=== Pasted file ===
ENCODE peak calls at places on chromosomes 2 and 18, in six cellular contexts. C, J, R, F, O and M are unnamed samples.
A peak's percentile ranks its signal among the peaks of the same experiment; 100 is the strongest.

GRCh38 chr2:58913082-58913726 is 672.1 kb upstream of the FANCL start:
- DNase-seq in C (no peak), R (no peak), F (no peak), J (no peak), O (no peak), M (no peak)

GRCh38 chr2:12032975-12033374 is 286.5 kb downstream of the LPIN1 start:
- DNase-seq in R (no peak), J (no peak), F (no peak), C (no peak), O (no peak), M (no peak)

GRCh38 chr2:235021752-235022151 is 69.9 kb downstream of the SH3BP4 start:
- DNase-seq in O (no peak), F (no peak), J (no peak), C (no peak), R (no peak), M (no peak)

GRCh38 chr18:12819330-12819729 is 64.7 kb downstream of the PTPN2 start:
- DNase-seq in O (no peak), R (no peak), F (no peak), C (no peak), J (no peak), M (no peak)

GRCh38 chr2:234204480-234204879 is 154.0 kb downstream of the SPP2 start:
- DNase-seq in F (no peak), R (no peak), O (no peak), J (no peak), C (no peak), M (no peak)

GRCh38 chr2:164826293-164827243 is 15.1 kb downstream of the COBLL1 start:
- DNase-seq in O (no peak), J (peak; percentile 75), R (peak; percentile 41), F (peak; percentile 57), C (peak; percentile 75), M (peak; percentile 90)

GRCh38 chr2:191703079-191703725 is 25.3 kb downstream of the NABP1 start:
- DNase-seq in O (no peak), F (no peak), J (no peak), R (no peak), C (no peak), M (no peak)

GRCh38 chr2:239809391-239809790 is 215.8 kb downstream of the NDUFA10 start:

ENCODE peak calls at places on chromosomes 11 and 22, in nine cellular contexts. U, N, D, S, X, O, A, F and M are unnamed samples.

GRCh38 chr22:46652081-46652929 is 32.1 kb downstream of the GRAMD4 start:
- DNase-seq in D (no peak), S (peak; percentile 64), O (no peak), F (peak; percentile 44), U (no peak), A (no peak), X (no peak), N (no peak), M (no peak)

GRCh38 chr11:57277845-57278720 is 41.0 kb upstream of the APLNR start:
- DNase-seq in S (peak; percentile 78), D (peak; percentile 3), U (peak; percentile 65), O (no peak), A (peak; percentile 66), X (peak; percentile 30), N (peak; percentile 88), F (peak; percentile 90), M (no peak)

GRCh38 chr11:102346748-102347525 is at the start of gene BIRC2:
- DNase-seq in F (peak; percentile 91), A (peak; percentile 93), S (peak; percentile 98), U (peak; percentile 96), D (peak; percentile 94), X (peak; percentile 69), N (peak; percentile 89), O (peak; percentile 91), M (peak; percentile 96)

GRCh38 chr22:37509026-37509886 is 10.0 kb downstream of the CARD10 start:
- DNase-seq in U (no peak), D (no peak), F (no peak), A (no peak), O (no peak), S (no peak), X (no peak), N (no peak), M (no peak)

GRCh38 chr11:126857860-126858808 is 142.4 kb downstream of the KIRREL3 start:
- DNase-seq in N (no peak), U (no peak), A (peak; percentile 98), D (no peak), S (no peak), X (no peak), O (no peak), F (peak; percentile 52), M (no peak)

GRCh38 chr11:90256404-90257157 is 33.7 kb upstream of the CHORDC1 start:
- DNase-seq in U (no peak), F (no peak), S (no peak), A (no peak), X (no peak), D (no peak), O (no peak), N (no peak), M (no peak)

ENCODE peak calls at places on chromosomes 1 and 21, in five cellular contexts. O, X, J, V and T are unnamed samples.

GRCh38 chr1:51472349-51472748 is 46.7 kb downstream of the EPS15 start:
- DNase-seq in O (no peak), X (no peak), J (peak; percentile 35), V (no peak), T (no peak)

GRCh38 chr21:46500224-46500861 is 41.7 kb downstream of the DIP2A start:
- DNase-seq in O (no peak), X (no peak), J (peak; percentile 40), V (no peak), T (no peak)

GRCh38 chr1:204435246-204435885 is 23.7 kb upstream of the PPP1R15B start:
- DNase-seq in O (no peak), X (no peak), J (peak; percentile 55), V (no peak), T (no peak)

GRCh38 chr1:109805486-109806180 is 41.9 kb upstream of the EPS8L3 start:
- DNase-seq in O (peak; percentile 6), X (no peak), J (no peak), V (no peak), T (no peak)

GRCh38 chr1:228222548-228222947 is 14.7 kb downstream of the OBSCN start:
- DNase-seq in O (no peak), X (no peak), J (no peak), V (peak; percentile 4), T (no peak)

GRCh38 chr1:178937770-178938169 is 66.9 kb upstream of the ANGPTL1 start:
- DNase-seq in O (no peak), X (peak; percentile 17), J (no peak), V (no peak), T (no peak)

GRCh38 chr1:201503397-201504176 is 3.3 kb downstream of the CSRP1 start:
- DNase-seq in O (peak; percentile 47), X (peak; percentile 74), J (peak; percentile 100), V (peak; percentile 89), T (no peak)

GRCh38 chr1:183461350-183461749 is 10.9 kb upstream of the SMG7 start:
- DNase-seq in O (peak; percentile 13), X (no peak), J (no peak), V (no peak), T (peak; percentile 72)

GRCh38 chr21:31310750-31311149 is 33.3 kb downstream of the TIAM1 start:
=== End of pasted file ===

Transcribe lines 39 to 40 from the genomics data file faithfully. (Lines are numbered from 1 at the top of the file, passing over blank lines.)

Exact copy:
- DNase-seq in O (peak; percentile 6), X (no peak), J (no peak), V (no peak), T (no peak)

GRCh38 chr1:228222548-228222947 is 14.7 kb downstream of the OBSCN start: